The pulse of the Spanish financial sector has improved greatly in the last year, but it is necessary to continue the surveillance. This is what the International Monetary Fund, which presented its recommendations for the economy, believes. Its opinion is not trivial, as the Fund acts as the independent supervisor for the Eurogroup in the program of financial assistance to Spanish banks for 100.000 million Euros.
The institution presided over by Christine Lagarde considers that banks are “significantly more solid” but that “risks continue”, mainly with an economy that continues in recession. In order to fight these risks, it is necessary to protect the solvency of banks which was “so hard to attain” and incentive the credit.
James Daniel, chief of the mission of the IMF for Spain, demanded caution to the financial institutions. “They should reinforce the quality and quantity of capital and be very cautious in the distribution of dividends in cash”. The dividend is the part of the benefit that a company distributes to its shareholders.
The position of the Fund agrees with that of the governor of the Bank of Spain, Luis María Linde. He advised banks to distribute dividends with “rigour” in the last Annual Report of the supervisor, although his recommendation was more subtle than the one expressed yesterday by the IMF and without any explicit mention to which should be the best formula to remunerate the shareholder.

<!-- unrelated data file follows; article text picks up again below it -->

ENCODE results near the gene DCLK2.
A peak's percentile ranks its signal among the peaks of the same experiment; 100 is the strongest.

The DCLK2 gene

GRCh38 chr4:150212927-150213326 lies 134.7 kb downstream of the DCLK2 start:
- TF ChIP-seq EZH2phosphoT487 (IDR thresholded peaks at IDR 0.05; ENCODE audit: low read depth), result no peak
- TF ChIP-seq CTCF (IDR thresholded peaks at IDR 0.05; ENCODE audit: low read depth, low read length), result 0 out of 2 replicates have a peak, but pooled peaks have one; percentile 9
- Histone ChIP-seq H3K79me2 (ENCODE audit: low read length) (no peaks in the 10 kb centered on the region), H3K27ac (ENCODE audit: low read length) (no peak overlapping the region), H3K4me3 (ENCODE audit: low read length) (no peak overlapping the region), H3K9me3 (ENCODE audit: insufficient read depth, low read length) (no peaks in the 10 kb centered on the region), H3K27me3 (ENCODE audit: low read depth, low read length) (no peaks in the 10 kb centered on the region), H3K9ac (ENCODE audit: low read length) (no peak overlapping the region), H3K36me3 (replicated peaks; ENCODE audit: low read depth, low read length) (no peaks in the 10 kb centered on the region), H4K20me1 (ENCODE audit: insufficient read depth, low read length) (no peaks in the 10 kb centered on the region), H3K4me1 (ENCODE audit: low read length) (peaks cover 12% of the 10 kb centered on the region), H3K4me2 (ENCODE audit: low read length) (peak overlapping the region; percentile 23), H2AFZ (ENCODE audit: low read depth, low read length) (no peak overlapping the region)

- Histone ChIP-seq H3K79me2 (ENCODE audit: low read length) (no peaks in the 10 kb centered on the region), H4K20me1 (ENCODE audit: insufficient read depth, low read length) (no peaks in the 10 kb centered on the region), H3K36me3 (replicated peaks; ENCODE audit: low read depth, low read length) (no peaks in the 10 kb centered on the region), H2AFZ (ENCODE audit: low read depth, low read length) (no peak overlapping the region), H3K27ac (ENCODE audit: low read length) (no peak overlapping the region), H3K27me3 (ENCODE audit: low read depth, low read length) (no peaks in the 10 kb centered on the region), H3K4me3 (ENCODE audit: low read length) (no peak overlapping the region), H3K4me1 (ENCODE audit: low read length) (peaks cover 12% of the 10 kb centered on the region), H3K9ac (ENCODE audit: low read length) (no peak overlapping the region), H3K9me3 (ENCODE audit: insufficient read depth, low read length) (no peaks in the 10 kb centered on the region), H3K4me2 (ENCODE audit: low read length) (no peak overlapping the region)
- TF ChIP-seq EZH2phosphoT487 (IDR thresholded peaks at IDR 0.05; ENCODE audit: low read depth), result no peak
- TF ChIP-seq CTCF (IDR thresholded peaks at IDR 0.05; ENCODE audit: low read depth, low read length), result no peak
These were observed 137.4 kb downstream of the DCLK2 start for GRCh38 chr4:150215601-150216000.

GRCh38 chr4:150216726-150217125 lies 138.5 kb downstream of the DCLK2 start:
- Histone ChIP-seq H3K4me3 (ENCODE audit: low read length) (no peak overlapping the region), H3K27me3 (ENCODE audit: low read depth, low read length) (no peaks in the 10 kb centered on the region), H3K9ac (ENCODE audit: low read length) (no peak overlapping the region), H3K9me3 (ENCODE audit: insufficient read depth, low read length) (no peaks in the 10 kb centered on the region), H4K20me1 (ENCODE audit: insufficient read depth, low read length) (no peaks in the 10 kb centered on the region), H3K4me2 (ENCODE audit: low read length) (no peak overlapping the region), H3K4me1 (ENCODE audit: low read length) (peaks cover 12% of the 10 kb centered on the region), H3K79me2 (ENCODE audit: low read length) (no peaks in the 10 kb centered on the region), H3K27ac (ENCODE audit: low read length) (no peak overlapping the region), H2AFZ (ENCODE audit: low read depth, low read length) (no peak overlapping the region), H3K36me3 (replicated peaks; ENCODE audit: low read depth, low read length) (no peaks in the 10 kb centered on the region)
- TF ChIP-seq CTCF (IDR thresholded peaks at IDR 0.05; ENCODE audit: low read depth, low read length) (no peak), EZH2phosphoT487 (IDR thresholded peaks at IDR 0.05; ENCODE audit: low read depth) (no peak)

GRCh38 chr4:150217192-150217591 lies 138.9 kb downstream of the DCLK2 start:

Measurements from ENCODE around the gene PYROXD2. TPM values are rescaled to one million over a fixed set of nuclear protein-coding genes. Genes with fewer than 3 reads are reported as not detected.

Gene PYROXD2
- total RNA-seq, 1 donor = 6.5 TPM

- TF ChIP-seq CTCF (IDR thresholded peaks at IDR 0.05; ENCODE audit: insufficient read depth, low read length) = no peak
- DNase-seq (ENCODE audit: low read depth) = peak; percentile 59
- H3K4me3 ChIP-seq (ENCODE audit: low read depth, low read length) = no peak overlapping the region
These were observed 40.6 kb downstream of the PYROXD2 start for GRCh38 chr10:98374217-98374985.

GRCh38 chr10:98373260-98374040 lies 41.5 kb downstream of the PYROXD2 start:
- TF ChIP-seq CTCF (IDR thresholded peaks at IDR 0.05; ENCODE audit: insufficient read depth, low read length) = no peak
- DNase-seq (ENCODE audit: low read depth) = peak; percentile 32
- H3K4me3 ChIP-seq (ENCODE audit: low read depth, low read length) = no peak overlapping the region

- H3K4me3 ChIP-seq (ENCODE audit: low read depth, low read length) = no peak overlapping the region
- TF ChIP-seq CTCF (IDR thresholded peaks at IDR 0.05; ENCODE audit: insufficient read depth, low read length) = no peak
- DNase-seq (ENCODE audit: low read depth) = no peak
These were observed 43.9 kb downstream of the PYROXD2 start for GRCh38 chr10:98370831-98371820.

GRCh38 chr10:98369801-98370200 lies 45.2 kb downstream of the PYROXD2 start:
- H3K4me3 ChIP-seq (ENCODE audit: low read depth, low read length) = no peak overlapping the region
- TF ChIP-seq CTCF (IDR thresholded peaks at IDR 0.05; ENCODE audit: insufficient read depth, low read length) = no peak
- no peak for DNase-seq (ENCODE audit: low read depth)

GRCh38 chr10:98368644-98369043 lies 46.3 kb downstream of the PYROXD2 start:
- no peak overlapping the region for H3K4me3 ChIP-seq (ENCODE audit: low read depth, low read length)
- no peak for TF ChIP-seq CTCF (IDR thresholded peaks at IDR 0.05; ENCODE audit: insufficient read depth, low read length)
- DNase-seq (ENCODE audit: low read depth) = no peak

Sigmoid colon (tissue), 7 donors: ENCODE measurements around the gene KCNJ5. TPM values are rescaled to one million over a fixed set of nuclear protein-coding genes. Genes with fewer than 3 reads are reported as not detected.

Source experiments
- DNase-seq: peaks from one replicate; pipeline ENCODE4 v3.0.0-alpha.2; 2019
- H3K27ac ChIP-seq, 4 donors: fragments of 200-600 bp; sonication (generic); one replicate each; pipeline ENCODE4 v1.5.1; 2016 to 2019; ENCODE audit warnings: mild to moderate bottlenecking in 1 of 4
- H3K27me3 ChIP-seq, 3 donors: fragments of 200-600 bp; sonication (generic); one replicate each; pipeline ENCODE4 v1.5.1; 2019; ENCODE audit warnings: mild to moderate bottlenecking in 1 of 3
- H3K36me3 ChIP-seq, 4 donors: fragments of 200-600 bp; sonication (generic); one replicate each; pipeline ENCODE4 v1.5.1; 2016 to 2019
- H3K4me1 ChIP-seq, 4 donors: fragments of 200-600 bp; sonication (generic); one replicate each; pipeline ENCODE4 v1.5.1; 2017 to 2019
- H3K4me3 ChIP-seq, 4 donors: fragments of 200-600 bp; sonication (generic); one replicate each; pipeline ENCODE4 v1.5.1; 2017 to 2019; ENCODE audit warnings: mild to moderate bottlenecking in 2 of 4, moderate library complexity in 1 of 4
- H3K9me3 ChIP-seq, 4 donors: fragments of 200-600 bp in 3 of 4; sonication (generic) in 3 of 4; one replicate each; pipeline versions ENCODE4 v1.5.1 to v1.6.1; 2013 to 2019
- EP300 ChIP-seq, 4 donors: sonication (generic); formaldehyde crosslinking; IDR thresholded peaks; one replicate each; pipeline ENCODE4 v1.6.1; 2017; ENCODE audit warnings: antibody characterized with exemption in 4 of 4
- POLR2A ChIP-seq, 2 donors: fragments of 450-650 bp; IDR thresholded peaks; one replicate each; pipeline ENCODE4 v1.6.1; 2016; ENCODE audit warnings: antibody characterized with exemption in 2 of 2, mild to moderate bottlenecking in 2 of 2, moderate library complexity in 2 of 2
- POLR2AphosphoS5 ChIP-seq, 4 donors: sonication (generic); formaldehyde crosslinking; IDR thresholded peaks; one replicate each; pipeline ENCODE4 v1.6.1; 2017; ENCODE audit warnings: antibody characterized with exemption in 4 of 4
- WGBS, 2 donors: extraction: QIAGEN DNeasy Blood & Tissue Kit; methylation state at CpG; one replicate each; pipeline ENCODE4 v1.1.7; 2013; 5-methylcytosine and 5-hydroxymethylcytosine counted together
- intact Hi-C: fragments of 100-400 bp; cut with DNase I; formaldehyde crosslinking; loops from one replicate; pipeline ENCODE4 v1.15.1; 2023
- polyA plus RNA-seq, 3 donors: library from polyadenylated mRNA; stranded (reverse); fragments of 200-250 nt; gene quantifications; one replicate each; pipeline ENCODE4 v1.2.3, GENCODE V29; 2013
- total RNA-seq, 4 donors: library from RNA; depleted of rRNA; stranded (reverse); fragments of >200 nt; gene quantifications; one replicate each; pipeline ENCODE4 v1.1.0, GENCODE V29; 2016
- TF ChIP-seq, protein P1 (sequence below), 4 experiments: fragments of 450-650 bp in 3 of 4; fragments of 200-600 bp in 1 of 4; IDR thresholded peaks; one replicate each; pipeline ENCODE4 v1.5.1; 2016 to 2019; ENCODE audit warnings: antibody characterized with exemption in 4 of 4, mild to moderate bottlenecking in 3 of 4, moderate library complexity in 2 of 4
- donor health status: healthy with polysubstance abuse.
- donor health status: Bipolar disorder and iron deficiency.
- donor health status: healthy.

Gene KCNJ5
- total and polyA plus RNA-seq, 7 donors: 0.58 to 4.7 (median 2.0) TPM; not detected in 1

The IMF defends the limits on dividends in cash because banks are able to increase their own resources and reinforce the financial cushion needed to face a possible deterioration of the economy. This is the way to minimize the use of public resources in any crisis.
Most Spanish banks which have profits and therefore distribute dividends, are already close to the recommendations of the IMF. The institutions choose the formula of the scrip dividend that allows shareholders to choose between the payment in shares or in cash.
Nevertheless, the emission of new shares in order to distribute a dividend could affect the price of the shares and reduce the profit per share. In fact, Santander and BBVA, the two biggest banks in Spain are thinking of returning to the distribution exclusively in cash from next year on, a movement that will be followed closely by the supervisor.
Daniel also requested banks to continue cleaning their balance sheet and selling the problematic assets quickly. The institution praised the decision of the Bank of Spain of keeping an eye on the risk of the refinancing of credits. These allow banks to grant longer datelines to customers with temporary liquidity problems hoping they will recover their payment capacity on the medium term. Investment banks and analysts have pointed out that with this formula banks avoid non-payments, they delay default payments and the recognition of the related losses. The Bank of Spain will require new provisions for the refinancing which globally reach 208.206 million Euros, 13,6% of all the granted credits. The supervisor calculates that he will demand around 10.000 million Euros in provisions in two years.
The IMF reminded yesterday that the control on banks is indispensable. The solvency tests required by the European Union are not enough and therefore the Bank of Spain should carry out its own “rigorous and regular” tests, Daniel indicated. The last decision of the Spanish supervisor would fit in this policy, as he plans to revise the banking assets confidentially next fall. His objective is to check that Spanish institutions will be able to pass the next stress test that will be carried out once the banking supervision is taken on by the European Central Bank. Daniel pointed out that “perhaps” the tests of the Bank of Spain reveal that the institutions need more capital. (…)